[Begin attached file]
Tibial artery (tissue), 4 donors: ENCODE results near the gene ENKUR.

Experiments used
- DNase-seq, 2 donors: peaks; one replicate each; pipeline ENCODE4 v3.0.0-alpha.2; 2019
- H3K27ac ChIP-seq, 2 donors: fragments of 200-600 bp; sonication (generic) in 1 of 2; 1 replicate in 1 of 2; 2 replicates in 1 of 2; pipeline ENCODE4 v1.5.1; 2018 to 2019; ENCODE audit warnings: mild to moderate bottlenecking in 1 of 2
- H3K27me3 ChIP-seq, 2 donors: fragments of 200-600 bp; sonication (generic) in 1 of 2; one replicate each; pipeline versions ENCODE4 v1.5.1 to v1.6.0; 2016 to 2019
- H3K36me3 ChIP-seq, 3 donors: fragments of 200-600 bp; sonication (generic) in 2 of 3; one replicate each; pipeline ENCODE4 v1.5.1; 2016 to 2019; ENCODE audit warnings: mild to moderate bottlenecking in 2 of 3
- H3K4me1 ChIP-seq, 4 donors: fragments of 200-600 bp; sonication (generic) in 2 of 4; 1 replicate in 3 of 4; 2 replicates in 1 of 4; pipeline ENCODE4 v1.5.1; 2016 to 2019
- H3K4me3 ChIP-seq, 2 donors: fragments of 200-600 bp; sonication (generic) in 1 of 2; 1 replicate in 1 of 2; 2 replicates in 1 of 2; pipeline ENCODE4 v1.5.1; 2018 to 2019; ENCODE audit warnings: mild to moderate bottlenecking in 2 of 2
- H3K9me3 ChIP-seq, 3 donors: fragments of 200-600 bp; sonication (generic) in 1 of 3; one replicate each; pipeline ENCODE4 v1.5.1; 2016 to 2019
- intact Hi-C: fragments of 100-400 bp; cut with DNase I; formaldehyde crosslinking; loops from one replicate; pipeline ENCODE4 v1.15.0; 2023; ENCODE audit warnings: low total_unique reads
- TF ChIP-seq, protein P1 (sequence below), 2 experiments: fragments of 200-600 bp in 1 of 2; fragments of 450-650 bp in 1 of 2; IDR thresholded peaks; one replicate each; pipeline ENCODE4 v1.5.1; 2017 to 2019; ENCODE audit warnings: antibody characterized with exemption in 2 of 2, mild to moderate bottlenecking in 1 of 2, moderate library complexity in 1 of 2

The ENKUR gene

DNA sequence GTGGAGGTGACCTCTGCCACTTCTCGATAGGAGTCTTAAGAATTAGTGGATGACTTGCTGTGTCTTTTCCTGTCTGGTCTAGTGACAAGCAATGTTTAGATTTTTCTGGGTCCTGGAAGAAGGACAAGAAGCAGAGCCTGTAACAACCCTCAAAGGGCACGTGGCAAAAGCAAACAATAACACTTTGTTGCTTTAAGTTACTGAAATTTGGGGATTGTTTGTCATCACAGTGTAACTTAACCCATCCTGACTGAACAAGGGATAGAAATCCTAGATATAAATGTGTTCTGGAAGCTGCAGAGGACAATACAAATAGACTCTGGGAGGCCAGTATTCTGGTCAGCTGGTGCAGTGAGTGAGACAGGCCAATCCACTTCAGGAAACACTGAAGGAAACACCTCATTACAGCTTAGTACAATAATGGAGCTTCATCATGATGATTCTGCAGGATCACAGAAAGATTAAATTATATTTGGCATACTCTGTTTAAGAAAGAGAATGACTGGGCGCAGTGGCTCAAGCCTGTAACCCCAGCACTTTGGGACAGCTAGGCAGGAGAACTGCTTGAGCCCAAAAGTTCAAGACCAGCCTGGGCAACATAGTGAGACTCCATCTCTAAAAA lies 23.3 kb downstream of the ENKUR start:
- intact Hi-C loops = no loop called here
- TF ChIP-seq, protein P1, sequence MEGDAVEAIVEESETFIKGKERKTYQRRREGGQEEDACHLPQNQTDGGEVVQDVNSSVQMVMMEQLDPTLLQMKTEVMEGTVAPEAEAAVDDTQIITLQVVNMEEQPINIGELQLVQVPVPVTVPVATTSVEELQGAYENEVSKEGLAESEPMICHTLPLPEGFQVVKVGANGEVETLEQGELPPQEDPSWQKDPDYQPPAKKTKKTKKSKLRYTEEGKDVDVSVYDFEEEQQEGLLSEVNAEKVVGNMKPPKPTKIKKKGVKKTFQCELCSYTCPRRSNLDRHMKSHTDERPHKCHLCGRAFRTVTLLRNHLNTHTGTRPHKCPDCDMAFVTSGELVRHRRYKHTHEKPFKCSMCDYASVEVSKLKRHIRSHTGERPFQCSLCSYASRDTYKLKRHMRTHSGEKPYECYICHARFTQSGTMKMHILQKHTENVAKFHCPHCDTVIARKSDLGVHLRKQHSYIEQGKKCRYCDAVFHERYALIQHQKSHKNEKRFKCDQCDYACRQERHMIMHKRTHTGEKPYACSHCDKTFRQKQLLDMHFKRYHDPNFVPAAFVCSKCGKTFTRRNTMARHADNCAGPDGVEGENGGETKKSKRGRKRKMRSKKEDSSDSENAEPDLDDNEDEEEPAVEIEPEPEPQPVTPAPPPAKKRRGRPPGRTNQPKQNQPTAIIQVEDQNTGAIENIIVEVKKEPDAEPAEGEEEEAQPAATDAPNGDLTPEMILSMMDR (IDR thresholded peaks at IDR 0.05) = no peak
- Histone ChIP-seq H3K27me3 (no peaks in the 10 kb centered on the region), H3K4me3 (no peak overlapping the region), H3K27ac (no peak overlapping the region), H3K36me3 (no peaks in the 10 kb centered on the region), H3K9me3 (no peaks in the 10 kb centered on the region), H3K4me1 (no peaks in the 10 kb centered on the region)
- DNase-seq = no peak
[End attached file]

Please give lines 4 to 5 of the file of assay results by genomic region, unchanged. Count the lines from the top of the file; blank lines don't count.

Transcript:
- H3K27ac ChIP-seq, 2 donors: fragments of 200-600 bp; sonication (generic) in 1 of 2; 1 replicate in 1 of 2; 2 replicates in 1 of 2; pipeline ENCODE4 v1.5.1; 2018 to 2019; ENCODE audit warnings: mild to moderate bottlenecking in 1 of 2
- H3K27me3 ChIP-seq, 2 donors: fragments of 200-600 bp; sonication (generic) in 1 of 2; one replicate each; pipeline versions ENCODE4 v1.5.1 to v1.6.0; 2016 to 2019